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We learn from Fort-Cumberland, that as Col. Stevens was going thence, with a small Party of Men, to Winchester, he was fired on at two different Places by some Indians that lay-concealed by the Road's Side; Two of the Virginians were killed, but the Enemy did not choose to stay for their Scalps.

Stoddert's Fort, also known as Fort Tonoloway, was located a mile west of present-day Hancock on Joseph Flint's land.

By the spring of 1756 the situation had worsened. Isaac Baker wrote this graphic account in late February, as published in March 11, 1756 by the Maryland Gazette :

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Extract of a letter from Conococheague, dated February 29, 1756

Later that year Indian attacks occurred further east. The Pennsylvania Gazette reported on September 2, 1756 :

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An Account of Murders committed by the Indians near the Mouth of Conegocheague, as given by one John Huston, August 23. 1756.

A Perrin story

It is with this context that I can present a portion of an article published in the Bedford (Pennsylvania) Gazette in 1907 . It was written by J. H. P. Adams who described his memories and stories of the early settlers in Southampton Township, Bedford County, Pennsylvania.

Robert Ray, the founder of Ray's Trading Post on the Raystown branch of the Juniata river where Bedford now stands in 1750, was a first cousin to the Powell's. While attending to his trading post in September, 1756, he was taken sick. Powell, Perrin, and Huff and Vogan brought him from his trading post to Joseph Powell's where in the course of time he got much better. He went to Perrins, some six miles distant, where in a few days he died and was buried on Perrins farm, now owned by the widow of William Dicken. Your correspondent showed his grave to Doctor Enfield while he was sheriff of Bedford county.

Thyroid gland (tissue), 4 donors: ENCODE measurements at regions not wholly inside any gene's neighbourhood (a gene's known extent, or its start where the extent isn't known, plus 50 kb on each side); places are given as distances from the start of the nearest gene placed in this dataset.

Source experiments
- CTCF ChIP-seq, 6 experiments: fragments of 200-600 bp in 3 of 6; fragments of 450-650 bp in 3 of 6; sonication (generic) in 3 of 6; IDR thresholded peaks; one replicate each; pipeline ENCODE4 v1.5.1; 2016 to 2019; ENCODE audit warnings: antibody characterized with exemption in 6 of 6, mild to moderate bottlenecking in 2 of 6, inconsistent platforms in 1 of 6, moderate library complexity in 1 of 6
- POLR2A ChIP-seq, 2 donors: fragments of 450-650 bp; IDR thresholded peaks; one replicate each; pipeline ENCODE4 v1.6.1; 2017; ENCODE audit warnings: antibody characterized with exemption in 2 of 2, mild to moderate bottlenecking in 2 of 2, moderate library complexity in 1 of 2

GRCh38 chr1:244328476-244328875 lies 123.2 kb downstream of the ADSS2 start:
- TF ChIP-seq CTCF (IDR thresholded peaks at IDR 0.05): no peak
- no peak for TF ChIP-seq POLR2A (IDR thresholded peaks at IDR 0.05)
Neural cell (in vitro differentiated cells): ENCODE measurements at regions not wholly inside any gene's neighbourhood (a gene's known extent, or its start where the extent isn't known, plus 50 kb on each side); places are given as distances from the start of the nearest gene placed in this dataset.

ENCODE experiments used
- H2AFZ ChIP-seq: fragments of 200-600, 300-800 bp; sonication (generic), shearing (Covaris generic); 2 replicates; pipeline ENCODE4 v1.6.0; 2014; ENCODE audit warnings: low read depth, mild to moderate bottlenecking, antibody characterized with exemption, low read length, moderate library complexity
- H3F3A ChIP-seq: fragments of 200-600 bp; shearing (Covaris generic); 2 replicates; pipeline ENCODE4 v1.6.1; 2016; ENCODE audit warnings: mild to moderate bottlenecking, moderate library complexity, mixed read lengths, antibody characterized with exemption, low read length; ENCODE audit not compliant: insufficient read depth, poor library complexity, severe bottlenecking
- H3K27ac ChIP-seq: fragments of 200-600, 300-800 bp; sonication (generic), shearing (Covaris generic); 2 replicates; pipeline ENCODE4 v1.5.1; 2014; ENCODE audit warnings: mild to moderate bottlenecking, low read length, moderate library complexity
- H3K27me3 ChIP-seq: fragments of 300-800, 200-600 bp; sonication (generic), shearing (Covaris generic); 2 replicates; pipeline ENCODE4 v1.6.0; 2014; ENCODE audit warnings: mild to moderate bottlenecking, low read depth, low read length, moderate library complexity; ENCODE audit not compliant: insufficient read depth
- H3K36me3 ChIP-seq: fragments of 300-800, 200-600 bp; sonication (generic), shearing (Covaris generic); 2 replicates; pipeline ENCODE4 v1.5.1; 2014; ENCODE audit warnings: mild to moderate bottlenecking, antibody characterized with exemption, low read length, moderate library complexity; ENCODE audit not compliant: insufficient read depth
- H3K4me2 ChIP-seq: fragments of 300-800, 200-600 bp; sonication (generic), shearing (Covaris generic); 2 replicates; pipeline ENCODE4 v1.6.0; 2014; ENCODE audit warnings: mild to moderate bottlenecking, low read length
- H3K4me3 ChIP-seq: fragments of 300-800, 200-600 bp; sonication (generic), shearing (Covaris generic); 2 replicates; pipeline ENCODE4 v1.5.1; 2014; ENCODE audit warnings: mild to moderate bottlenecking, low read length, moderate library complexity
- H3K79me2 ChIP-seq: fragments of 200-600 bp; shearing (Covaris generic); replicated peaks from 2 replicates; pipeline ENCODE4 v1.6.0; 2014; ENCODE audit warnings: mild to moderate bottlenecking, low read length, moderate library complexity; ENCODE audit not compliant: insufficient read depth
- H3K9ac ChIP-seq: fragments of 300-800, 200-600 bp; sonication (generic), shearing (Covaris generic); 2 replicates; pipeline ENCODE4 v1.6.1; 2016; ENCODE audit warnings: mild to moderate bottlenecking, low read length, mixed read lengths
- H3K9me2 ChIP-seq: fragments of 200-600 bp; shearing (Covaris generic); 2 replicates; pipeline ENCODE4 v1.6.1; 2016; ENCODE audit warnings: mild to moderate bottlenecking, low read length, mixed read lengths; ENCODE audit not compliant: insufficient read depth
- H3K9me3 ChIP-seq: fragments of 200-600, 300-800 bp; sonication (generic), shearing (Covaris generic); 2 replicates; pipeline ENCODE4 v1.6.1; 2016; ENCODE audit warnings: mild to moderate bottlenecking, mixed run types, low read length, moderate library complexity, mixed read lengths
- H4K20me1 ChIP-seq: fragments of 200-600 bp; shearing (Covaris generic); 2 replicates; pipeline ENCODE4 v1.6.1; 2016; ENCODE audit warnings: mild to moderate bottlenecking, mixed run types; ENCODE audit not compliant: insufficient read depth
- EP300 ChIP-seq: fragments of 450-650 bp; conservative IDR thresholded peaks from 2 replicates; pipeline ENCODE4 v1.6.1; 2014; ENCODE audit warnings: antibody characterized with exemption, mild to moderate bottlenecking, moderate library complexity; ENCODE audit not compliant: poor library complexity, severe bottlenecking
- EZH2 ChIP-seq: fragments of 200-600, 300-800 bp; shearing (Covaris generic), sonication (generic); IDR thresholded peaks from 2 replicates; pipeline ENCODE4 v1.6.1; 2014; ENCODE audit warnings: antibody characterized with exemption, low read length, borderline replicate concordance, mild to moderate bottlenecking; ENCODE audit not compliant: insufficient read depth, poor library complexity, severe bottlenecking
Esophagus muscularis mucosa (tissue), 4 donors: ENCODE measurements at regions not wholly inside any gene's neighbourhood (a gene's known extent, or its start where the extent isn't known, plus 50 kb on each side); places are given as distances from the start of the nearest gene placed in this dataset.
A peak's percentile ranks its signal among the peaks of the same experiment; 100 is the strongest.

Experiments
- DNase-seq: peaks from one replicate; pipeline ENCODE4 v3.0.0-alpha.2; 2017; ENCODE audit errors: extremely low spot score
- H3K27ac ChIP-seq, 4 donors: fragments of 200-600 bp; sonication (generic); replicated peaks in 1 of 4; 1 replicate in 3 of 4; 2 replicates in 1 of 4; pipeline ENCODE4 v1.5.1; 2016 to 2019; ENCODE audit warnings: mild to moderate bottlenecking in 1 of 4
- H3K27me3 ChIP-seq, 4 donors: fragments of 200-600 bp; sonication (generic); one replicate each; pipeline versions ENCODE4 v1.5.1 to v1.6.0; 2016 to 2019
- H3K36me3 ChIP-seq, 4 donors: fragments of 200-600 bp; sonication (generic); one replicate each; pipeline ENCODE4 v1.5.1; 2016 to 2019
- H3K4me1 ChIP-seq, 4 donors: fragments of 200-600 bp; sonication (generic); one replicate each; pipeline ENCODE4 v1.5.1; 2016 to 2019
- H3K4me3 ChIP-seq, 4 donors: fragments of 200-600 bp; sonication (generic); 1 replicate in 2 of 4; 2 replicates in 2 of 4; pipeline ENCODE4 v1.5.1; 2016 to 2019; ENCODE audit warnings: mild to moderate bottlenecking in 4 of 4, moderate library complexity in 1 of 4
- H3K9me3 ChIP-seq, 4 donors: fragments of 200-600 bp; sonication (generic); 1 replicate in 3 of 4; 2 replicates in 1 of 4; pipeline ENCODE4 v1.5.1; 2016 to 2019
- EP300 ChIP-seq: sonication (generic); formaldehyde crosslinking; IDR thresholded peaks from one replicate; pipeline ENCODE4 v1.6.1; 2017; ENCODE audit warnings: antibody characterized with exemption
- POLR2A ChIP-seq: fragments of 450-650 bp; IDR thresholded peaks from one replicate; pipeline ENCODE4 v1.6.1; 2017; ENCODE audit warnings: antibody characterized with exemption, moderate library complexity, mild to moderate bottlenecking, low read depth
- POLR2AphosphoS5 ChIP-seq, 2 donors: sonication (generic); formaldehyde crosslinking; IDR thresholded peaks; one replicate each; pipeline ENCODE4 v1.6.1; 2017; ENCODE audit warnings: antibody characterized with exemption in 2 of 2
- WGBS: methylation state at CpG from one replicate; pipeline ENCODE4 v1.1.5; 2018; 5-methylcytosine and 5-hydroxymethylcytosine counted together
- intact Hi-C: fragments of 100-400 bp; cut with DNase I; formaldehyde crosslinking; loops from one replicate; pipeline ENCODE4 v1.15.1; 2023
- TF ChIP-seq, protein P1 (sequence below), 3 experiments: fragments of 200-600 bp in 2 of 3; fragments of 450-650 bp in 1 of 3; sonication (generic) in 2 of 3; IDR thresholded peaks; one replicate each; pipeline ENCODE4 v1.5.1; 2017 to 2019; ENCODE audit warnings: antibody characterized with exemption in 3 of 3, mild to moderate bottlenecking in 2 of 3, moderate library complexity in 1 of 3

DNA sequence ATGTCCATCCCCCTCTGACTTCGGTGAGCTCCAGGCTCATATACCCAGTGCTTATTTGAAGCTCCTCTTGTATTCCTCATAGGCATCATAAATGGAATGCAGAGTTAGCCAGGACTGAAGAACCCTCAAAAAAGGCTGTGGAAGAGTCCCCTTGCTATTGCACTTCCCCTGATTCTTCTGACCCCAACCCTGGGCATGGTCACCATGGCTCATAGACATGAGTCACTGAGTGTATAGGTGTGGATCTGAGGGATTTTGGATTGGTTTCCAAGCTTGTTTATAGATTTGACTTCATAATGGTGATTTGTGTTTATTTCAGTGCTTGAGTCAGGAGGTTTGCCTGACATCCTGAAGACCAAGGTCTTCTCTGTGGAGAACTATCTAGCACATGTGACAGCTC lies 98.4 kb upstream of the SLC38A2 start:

John Perrins first wife was a sister of Robert Ray. She was captured at the same time that Mrs. Vogan, Mrs. Clark, Mrs. Davis and Mrs. Tombleson. This Indian raid was made by the Shawnee Chief Wills. After traveling some three miles Mrs. Perrin was unable to keep up with the fleeing Indians. On the point of Tussey's mountain, near two white rocks, called Perrins Rocks, she was killed and scalped with her infant baby. The alarm being given, the Indians and their captives were pursued by Perrin, Davis, Vogan, Clark, George and Joseph Powell and Michael Huff. These men came up with the Indians on the top of Wills' mountain. They found that the captors of the women had been joined by about one hundred other savages. The pursuers hoped that during the night they would be able to release the captives. When morning came the Indians held a council, when about seventy-five of them with the captives started west, the others going north, except Chief Wills, who remained at the camping place till late in the evening when he also left camp and was carefully followed. At dark they discovered a small light on the very pinnacle of Wills' knob . Cautiously approaching, George Powell discovered the Indian Chief alone and in a sitting position, but he soon lay down on the ground. When morning came and the sun began to show over the western horizon the old chief raised himself to a sitting position. Powell was upon the alert and at the distance of seventy steps; when his firelock rang over the still mountain range the old chief's spirit took its flight to the Happy Hunting Ground. His "topnot" was removed, his grave dug and his body laid therein. The body was removed about the year 1825 by unknown parties. The grave is still there and will be till time is no more. Any person that is skeptical as to this fact can visit the spot and see for himself as your correspondent has done.